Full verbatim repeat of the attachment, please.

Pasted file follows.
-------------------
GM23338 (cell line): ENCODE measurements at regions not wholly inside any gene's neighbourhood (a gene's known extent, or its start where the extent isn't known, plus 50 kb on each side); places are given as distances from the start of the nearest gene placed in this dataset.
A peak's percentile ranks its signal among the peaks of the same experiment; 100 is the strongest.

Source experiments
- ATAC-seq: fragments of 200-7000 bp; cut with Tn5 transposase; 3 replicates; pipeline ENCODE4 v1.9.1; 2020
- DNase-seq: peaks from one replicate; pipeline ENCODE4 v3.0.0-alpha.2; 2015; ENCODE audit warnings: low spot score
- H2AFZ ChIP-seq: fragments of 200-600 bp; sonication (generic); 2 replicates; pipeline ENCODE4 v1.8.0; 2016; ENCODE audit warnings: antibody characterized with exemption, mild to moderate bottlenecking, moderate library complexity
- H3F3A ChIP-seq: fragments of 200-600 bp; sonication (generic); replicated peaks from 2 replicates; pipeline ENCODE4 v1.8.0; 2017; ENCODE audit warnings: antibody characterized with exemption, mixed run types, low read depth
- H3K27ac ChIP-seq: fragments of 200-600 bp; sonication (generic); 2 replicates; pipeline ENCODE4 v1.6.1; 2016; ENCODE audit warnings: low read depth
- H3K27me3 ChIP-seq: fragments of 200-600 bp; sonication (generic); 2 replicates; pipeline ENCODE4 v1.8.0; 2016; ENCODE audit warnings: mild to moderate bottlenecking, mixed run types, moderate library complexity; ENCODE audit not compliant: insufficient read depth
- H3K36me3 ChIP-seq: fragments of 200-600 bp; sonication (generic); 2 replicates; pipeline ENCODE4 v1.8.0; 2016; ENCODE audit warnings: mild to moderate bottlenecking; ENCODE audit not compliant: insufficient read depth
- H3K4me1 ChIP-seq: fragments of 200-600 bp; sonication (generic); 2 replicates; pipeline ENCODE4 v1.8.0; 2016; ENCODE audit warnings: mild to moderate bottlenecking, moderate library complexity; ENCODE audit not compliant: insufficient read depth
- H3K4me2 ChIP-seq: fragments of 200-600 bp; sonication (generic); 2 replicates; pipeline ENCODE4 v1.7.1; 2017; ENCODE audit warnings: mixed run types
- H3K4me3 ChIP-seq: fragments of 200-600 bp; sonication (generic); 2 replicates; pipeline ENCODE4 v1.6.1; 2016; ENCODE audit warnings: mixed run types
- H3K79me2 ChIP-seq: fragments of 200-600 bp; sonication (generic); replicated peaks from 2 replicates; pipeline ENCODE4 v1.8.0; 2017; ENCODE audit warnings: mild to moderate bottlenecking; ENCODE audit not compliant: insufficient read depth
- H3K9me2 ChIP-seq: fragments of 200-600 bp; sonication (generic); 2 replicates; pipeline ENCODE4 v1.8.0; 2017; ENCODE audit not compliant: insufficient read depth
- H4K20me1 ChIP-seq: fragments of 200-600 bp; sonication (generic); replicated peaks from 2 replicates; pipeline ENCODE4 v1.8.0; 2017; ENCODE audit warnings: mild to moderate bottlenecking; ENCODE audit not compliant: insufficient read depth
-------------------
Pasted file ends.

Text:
GM23338 (cell line): ENCODE measurements at regions not wholly inside any gene's neighbourhood (a gene's known extent, or its start where the extent isn't known, plus 50 kb on each side); places are given as distances from the start of the nearest gene placed in this dataset.
A peak's percentile ranks its signal among the peaks of the same experiment; 100 is the strongest.

Source experiments
- ATAC-seq: fragments of 200-7000 bp; cut with Tn5 transposase; 3 replicates; pipeline ENCODE4 v1.9.1; 2020
- DNase-seq: peaks from one replicate; pipeline ENCODE4 v3.0.0-alpha.2; 2015; ENCODE audit warnings: low spot score
- H2AFZ ChIP-seq: fragments of 200-600 bp; sonication (generic); 2 replicates; pipeline ENCODE4 v1.8.0; 2016; ENCODE audit warnings: antibody characterized with exemption, mild to moderate bottlenecking, moderate library complexity
- H3F3A ChIP-seq: fragments of 200-600 bp; sonication (generic); replicated peaks from 2 replicates; pipeline ENCODE4 v1.8.0; 2017; ENCODE audit warnings: antibody characterized with exemption, mixed run types, low read depth
- H3K27ac ChIP-seq: fragments of 200-600 bp; sonication (generic); 2 replicates; pipeline ENCODE4 v1.6.1; 2016; ENCODE audit warnings: low read depth
- H3K27me3 ChIP-seq: fragments of 200-600 bp; sonication (generic); 2 replicates; pipeline ENCODE4 v1.8.0; 2016; ENCODE audit warnings: mild to moderate bottlenecking, mixed run types, moderate library complexity; ENCODE audit not compliant: insufficient read depth
- H3K36me3 ChIP-seq: fragments of 200-600 bp; sonication (generic); 2 replicates; pipeline ENCODE4 v1.8.0; 2016; ENCODE audit warnings: mild to moderate bottlenecking; ENCODE audit not compliant: insufficient read depth
- H3K4me1 ChIP-seq: fragments of 200-600 bp; sonication (generic); 2 replicates; pipeline ENCODE4 v1.8.0; 2016; ENCODE audit warnings: mild to moderate bottlenecking, moderate library complexity; ENCODE audit not compliant: insufficient read depth
- H3K4me2 ChIP-seq: fragments of 200-600 bp; sonication (generic); 2 replicates; pipeline ENCODE4 v1.7.1; 2017; ENCODE audit warnings: mixed run types
- H3K4me3 ChIP-seq: fragments of 200-600 bp; sonication (generic); 2 replicates; pipeline ENCODE4 v1.6.1; 2016; ENCODE audit warnings: mixed run types
- H3K79me2 ChIP-seq: fragments of 200-600 bp; sonication (generic); replicated peaks from 2 replicates; pipeline ENCODE4 v1.8.0; 2017; ENCODE audit warnings: mild to moderate bottlenecking; ENCODE audit not compliant: insufficient read depth
- H3K9me2 ChIP-seq: fragments of 200-600 bp; sonication (generic); 2 replicates; pipeline ENCODE4 v1.8.0; 2017; ENCODE audit not compliant: insufficient read depth
- H4K20me1 ChIP-seq: fragments of 200-600 bp; sonication (generic); replicated peaks from 2 replicates; pipeline ENCODE4 v1.8.0; 2017; ENCODE audit warnings: mild to moderate bottlenecking; ENCODE audit not compliant: insufficient read depth